Steadicam Secrets

You probably heard of the Steadicam before. After all it's been around for over 35 years thanks to Garrett Brown. You can hardly watch a TV show or movie, whether it's independent or major block buster Hollywood film or even a documentary without seeing some footage from a Steadicam Operator. Too many of you, it might seem like a magic bullet for a successful production. Let's briefly talk about what a steadiam can do for you.

Is a Steadicam right for your story?

There are no other devices out there that can move a camera like a Steadicam. It can quickly change with the mood of a scene. It can move the camera in locations that otherwise might be hard to get to. 

But that doesn't mean it is the magic bullet for your production. Your story may be better told with a locked off camera. Or you might need the stability and repeatability of a jib. Or you might not have the budget. 

Don't get me wrong, I feel that the strengths of the steadicam, in a skilled operators hands can be invaluable to your production, and knowing when to use it is an important aspect of your planning.


What are the limitations?

It will not work underwater, or in a hurricane. But it will work on a golf cart, or rickshaw, or in the woods, or in a church or in a strip club.

When thinking about your shots, the safety of the operator should be your primary concern. A steadicam can weigh between 40-100 lbs, and all of that inertia is a job to move around. If you are unsure, contact the operator first and give them all the details you can. We want the best for your story too. After all, we will be a part of it.

Consider wind, and wires. Anything touching the sled will impact the operators ability to manage the shot. No wind, and no wires are two ingredients to a good experience.


Can you afford it?

A good steadicam op might have between $50-$150k invested in their rig, and some might have more. On a few of the productions I've worked on, the steadicam was the most expensive thing on the set!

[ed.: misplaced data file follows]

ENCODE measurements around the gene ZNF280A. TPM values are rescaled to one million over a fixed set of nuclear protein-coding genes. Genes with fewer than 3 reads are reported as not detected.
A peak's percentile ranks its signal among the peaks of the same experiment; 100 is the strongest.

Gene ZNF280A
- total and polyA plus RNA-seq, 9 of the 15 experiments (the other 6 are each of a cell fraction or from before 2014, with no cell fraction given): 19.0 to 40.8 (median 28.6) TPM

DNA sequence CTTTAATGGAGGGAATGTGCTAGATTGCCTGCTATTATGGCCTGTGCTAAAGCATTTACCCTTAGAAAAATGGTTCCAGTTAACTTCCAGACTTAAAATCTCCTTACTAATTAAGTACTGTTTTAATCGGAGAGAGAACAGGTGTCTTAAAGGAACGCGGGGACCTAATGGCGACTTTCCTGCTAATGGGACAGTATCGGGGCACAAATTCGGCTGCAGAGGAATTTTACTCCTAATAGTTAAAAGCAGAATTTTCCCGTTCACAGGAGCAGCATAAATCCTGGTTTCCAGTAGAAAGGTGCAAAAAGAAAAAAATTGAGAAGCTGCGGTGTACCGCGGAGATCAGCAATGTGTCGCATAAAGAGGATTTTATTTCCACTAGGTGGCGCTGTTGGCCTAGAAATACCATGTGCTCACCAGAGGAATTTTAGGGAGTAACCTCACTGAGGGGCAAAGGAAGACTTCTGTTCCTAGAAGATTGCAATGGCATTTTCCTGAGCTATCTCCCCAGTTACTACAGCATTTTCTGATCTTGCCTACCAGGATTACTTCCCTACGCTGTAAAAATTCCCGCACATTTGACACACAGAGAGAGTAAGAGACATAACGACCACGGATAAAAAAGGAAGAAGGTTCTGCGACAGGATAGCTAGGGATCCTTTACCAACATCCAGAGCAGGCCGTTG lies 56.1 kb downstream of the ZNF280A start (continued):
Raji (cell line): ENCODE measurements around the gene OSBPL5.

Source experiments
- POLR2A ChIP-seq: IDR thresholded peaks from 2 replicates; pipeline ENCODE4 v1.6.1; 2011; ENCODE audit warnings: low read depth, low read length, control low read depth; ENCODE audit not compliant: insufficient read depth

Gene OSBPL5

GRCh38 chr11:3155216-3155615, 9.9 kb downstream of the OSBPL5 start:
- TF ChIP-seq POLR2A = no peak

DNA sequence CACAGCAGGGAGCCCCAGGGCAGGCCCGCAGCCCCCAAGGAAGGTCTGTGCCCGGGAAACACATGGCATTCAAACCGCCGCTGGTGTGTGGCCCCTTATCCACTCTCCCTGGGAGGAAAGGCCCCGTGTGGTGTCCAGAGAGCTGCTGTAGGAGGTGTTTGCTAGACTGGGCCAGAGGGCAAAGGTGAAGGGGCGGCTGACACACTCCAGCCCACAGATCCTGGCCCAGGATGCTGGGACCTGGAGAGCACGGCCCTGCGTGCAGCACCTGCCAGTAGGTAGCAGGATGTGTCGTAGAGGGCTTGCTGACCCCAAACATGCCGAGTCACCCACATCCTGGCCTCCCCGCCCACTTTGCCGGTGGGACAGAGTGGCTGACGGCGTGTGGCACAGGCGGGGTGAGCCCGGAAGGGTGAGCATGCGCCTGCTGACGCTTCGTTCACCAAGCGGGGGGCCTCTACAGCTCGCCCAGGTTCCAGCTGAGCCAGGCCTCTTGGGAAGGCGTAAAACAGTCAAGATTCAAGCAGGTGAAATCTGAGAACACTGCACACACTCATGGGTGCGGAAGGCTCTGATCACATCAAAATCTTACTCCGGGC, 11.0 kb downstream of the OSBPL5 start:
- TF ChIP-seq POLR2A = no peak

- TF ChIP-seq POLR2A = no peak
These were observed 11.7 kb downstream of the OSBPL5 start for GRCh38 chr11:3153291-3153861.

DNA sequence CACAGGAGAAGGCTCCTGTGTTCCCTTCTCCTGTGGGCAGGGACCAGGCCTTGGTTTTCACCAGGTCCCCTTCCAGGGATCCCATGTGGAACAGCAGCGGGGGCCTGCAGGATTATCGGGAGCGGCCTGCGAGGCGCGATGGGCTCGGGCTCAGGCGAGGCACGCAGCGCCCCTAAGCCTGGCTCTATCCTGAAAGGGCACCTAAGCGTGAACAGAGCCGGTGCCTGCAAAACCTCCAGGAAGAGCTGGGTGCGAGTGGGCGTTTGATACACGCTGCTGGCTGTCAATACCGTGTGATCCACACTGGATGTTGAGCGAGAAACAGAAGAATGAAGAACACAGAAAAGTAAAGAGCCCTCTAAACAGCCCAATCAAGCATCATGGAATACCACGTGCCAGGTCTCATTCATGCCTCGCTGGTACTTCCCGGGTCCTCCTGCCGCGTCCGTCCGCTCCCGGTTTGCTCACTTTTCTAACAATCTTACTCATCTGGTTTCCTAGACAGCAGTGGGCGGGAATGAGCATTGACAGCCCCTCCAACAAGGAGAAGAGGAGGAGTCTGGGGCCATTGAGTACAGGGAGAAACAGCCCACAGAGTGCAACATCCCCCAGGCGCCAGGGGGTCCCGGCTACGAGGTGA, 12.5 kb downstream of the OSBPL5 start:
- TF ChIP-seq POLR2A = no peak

Expect to pay for the rental of that gear accordingly. You can't get $75K worth of camera for $100 a day, and the same is true with the steadicam. 

The operator's skill set is another aspect. You are hiring first, a camera operator who can collaborate with the DP and director to get the shot. On top of that, they are a Steadicam operator that has spent years working on moving the camera to best tell the story. Being able to think and adapt to the shot is key.  

Often you can get cheaper rates from people, but it usually is a reflection on their skill level, or the quality of their gear. You'll have to decide if it's worth your production to take that risk.

Certificate of Insurance? Yes!

You'll need to provide a certificate of insurance. This is standard procedure. With the steadicam, it’s something that is not fully under the owners control at all times, so a COI from the production company is an industry standard for owner operators. 

A steadicam (and it’s kit) is something that is operated by the owner, but not always under our direct control. It might be moved by a grip, adjusted by an AC, stored off to the side or in a truck, put on standby, and sometimes controlled by others if the shot requires it, all with someone else’s camera on it. 

For all established Steadicam operators it’s a business policy to require one. 

To be continued...